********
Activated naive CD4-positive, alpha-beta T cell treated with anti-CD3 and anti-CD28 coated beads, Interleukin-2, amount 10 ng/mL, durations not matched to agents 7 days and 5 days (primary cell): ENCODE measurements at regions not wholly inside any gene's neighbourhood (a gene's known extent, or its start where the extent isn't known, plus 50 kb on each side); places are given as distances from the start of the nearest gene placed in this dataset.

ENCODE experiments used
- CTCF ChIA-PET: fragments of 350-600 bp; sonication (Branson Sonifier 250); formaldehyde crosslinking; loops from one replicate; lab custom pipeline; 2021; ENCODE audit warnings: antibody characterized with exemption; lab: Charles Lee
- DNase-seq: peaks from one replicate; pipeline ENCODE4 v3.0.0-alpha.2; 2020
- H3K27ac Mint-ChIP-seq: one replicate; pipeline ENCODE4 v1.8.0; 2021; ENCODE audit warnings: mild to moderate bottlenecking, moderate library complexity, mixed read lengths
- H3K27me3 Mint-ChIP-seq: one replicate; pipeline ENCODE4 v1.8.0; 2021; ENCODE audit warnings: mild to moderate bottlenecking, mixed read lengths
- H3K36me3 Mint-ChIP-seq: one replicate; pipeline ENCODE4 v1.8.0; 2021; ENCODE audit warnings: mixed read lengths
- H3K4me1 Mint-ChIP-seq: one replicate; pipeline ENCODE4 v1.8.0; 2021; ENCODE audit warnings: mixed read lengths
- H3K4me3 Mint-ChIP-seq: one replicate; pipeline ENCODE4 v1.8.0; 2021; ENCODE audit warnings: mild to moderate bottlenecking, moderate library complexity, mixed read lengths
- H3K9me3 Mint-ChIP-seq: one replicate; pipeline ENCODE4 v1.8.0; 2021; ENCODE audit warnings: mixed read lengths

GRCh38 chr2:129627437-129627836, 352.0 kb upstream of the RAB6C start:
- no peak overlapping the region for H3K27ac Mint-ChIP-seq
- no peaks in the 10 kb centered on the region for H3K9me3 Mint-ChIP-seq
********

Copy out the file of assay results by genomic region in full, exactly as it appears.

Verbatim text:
Activated naive CD4-positive, alpha-beta T cell treated with anti-CD3 and anti-CD28 coated beads, Interleukin-2, amount 10 ng/mL, durations not matched to agents 7 days and 5 days (primary cell): ENCODE measurements at regions not wholly inside any gene's neighbourhood (a gene's known extent, or its start where the extent isn't known, plus 50 kb on each side); places are given as distances from the start of the nearest gene placed in this dataset.

ENCODE experiments used
- CTCF ChIA-PET: fragments of 350-600 bp; sonication (Branson Sonifier 250); formaldehyde crosslinking; loops from one replicate; lab custom pipeline; 2021; ENCODE audit warnings: antibody characterized with exemption; lab: Charles Lee
- DNase-seq: peaks from one replicate; pipeline ENCODE4 v3.0.0-alpha.2; 2020
- H3K27ac Mint-ChIP-seq: one replicate; pipeline ENCODE4 v1.8.0; 2021; ENCODE audit warnings: mild to moderate bottlenecking, moderate library complexity, mixed read lengths
- H3K27me3 Mint-ChIP-seq: one replicate; pipeline ENCODE4 v1.8.0; 2021; ENCODE audit warnings: mild to moderate bottlenecking, mixed read lengths
- H3K36me3 Mint-ChIP-seq: one replicate; pipeline ENCODE4 v1.8.0; 2021; ENCODE audit warnings: mixed read lengths
- H3K4me1 Mint-ChIP-seq: one replicate; pipeline ENCODE4 v1.8.0; 2021; ENCODE audit warnings: mixed read lengths
- H3K4me3 Mint-ChIP-seq: one replicate; pipeline ENCODE4 v1.8.0; 2021; ENCODE audit warnings: mild to moderate bottlenecking, moderate library complexity, mixed read lengths
- H3K9me3 Mint-ChIP-seq: one replicate; pipeline ENCODE4 v1.8.0; 2021; ENCODE audit warnings: mixed read lengths

GRCh38 chr2:129627437-129627836, 352.0 kb upstream of the RAB6C start:
- no peak overlapping the region for H3K27ac Mint-ChIP-seq
- no peaks in the 10 kb centered on the region for H3K9me3 Mint-ChIP-seq